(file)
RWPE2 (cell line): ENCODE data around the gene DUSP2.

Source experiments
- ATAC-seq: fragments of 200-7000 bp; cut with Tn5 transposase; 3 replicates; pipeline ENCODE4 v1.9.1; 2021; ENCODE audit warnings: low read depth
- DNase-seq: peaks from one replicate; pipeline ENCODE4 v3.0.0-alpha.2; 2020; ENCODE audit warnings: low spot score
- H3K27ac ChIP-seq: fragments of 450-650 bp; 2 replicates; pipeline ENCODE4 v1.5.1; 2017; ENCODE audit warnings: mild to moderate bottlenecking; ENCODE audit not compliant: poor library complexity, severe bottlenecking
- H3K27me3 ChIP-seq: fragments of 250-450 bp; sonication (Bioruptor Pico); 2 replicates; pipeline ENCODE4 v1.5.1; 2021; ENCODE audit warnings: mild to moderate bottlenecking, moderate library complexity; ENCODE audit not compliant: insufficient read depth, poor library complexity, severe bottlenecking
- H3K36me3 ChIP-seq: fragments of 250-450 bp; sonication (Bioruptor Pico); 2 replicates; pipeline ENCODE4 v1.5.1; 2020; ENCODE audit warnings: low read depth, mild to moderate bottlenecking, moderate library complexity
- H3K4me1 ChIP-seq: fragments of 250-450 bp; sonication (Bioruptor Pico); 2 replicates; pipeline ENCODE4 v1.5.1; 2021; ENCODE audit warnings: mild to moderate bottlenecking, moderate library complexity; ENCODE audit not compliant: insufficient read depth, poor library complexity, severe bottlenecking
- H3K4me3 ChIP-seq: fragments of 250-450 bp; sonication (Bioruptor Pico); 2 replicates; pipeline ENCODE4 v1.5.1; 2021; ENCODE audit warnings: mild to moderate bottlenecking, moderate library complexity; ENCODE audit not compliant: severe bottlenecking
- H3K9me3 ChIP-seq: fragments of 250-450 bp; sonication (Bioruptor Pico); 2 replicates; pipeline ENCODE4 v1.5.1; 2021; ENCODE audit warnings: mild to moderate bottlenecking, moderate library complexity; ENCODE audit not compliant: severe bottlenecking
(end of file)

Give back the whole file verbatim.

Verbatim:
RWPE2 (cell line): ENCODE data around the gene DUSP2.

Source experiments
- ATAC-seq: fragments of 200-7000 bp; cut with Tn5 transposase; 3 replicates; pipeline ENCODE4 v1.9.1; 2021; ENCODE audit warnings: low read depth
- DNase-seq: peaks from one replicate; pipeline ENCODE4 v3.0.0-alpha.2; 2020; ENCODE audit warnings: low spot score
- H3K27ac ChIP-seq: fragments of 450-650 bp; 2 replicates; pipeline ENCODE4 v1.5.1; 2017; ENCODE audit warnings: mild to moderate bottlenecking; ENCODE audit not compliant: poor library complexity, severe bottlenecking
- H3K27me3 ChIP-seq: fragments of 250-450 bp; sonication (Bioruptor Pico); 2 replicates; pipeline ENCODE4 v1.5.1; 2021; ENCODE audit warnings: mild to moderate bottlenecking, moderate library complexity; ENCODE audit not compliant: insufficient read depth, poor library complexity, severe bottlenecking
- H3K36me3 ChIP-seq: fragments of 250-450 bp; sonication (Bioruptor Pico); 2 replicates; pipeline ENCODE4 v1.5.1; 2020; ENCODE audit warnings: low read depth, mild to moderate bottlenecking, moderate library complexity
- H3K4me1 ChIP-seq: fragments of 250-450 bp; sonication (Bioruptor Pico); 2 replicates; pipeline ENCODE4 v1.5.1; 2021; ENCODE audit warnings: mild to moderate bottlenecking, moderate library complexity; ENCODE audit not compliant: insufficient read depth, poor library complexity, severe bottlenecking
- H3K4me3 ChIP-seq: fragments of 250-450 bp; sonication (Bioruptor Pico); 2 replicates; pipeline ENCODE4 v1.5.1; 2021; ENCODE audit warnings: mild to moderate bottlenecking, moderate library complexity; ENCODE audit not compliant: severe bottlenecking
- H3K9me3 ChIP-seq: fragments of 250-450 bp; sonication (Bioruptor Pico); 2 replicates; pipeline ENCODE4 v1.5.1; 2021; ENCODE audit warnings: mild to moderate bottlenecking, moderate library complexity; ENCODE audit not compliant: severe bottlenecking